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Journal of Glaciology

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Abstract/ Summary

Calving has been studied for glaciers ranging from slow polar glaciers that calve on dry land, such as on Deception Island (63.0-degrees-S, 60.6-degrees-W) in Antarctica, through temperate Alaskan tide-water glaciers, to fast outlet glaciers that float in fiords and calve in deep water, such as Jakobshavns Isbrae (69.2-degrees-N, 49.9-degrees-W) in Greenland. Calving from grounded ice walls and floating ice shelves is the main ablation mechanism for the Antarctic and Greenland ice sheets, as it was along marine and lacustrine margins of former Pleistocene ice sheets, and is for tide-water and polar glaciers. Yet, the theory of ice calving is underdeveloped because of inherent dangers in obtaining field data to test and constrain calving models. An attempt is made to develop a calving theory for ice walls grounded in water of variable depth, and to relate slab calving from ice walls to tabular calving from ice shelves. A calving law is derived in which calving rates from ice walls are controled by bending creep behind the ice wall, and depend on wall height h, forward bending angle-theta, crevasse distance c behind the ice wall and depth d of water in front of the ice wall. Reasonable agreement with calving rates reported by Brown and others (1982) for Alaskan tide-water glaciers is obtained when c depends on wall height, wall height above water and water depth. More data are needed to determine which of these dependencies is correct. A calving ratio c/h is introduced to understand the transition from slab calving to tabular calving as water deepens and the calving glacier becomes afloat.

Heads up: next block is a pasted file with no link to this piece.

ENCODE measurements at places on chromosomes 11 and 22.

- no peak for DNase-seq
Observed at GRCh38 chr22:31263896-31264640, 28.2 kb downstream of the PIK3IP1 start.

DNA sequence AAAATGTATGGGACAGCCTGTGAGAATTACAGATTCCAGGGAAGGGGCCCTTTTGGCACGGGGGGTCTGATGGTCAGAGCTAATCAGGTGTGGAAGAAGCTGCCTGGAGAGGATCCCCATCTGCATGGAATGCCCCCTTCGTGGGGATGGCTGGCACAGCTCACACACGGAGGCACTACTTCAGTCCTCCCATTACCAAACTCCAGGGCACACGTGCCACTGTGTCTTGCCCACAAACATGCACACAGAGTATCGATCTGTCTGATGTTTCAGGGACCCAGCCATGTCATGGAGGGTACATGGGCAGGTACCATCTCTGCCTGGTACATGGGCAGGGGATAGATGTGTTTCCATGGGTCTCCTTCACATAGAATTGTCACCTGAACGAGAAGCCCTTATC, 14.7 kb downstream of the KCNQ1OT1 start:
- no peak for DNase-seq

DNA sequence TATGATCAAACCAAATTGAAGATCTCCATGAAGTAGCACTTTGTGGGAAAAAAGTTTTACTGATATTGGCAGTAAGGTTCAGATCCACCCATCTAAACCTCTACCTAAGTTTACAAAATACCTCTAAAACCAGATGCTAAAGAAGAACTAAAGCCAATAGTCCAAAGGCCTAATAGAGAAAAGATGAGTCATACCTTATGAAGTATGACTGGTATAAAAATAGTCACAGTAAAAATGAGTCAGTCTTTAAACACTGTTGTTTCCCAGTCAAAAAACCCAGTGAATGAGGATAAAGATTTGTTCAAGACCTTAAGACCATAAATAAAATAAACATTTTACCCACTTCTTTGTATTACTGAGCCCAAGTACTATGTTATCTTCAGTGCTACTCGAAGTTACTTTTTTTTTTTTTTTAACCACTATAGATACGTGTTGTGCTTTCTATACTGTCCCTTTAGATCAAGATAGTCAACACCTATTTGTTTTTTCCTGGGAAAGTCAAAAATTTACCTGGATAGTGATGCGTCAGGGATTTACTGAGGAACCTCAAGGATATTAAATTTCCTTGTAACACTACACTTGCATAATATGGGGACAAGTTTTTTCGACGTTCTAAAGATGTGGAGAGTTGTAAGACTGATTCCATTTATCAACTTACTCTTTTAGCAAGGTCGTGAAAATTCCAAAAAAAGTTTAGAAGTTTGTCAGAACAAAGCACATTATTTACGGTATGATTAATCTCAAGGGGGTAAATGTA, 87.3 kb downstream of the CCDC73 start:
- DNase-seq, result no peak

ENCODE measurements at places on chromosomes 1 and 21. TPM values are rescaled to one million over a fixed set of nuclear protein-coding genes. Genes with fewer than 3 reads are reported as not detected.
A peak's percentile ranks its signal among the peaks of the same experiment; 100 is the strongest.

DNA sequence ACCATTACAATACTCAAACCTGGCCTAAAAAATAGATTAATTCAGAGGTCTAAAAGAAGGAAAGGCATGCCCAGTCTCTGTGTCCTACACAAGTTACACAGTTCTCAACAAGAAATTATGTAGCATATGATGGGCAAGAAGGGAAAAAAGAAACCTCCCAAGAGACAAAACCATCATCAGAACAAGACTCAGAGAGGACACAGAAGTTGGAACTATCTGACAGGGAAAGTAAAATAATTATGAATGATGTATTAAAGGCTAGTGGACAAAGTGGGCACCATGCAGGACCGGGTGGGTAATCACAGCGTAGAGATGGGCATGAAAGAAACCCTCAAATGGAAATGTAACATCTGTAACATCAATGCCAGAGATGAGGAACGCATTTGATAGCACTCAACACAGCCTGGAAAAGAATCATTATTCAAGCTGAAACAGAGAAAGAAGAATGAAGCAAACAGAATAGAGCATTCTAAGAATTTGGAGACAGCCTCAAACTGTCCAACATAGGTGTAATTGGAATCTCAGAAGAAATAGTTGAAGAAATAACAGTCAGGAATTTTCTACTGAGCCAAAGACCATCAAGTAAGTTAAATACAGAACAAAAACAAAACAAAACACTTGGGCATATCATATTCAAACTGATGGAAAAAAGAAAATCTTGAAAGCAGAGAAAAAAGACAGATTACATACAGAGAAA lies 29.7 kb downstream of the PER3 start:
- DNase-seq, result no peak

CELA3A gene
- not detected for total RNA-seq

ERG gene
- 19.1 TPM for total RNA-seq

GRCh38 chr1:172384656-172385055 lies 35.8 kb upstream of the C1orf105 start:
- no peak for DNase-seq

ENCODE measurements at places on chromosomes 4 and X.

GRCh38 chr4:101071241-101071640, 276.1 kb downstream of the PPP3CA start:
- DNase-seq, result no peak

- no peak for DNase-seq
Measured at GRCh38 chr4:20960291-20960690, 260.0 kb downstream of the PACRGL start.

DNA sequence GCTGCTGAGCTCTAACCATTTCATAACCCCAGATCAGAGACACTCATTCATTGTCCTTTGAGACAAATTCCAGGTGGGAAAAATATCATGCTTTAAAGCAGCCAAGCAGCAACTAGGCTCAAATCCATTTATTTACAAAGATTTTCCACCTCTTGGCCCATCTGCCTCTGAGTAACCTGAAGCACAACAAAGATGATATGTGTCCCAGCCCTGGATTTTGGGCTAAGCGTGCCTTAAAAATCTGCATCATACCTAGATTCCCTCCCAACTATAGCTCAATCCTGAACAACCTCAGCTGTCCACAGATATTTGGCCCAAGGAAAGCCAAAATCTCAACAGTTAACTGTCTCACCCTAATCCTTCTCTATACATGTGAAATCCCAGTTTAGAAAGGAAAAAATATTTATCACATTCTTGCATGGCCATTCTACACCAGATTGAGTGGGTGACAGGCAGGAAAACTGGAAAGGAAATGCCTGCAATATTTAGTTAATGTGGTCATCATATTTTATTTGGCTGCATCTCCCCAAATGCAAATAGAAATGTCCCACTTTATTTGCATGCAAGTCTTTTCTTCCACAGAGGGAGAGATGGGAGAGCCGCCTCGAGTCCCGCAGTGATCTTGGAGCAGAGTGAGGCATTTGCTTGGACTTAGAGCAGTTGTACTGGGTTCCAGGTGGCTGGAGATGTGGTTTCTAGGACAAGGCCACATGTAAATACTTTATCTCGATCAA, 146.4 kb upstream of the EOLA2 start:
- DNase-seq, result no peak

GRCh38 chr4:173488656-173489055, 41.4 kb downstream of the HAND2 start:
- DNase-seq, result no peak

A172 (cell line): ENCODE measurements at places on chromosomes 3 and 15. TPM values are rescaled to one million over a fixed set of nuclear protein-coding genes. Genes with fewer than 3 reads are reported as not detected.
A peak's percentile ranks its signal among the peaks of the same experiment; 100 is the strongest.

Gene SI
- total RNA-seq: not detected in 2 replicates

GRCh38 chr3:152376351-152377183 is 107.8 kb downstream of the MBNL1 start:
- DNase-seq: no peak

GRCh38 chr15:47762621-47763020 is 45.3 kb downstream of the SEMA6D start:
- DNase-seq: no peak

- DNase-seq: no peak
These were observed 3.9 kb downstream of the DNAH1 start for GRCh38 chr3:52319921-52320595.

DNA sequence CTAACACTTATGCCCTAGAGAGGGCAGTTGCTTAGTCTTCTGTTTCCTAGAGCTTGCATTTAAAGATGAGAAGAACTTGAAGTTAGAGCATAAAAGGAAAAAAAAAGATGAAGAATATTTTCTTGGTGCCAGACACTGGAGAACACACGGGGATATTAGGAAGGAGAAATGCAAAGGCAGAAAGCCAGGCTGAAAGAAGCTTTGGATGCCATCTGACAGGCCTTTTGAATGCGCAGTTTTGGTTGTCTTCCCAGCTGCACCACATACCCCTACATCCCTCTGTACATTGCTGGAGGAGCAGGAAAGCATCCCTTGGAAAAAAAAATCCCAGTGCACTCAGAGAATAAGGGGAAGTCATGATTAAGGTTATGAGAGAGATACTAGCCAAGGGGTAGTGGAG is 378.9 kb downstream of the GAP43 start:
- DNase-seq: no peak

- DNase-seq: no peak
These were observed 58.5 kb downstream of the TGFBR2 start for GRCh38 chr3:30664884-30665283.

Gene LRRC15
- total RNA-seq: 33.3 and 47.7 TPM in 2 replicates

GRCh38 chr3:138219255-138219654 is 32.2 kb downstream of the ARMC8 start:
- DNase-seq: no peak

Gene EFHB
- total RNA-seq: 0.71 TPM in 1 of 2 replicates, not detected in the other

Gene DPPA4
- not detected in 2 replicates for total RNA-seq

Citation/Publisher Attribution

Hughes, T, 1992, Theoretical Calving Rates from Glaciers Along Ice Walls Grounded in Water of Variable Depths: Journal of Glaciology, v. 38, p. 282-294. Available on publisher's site at:

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© Copyright 1992 by the International Glaciological Society


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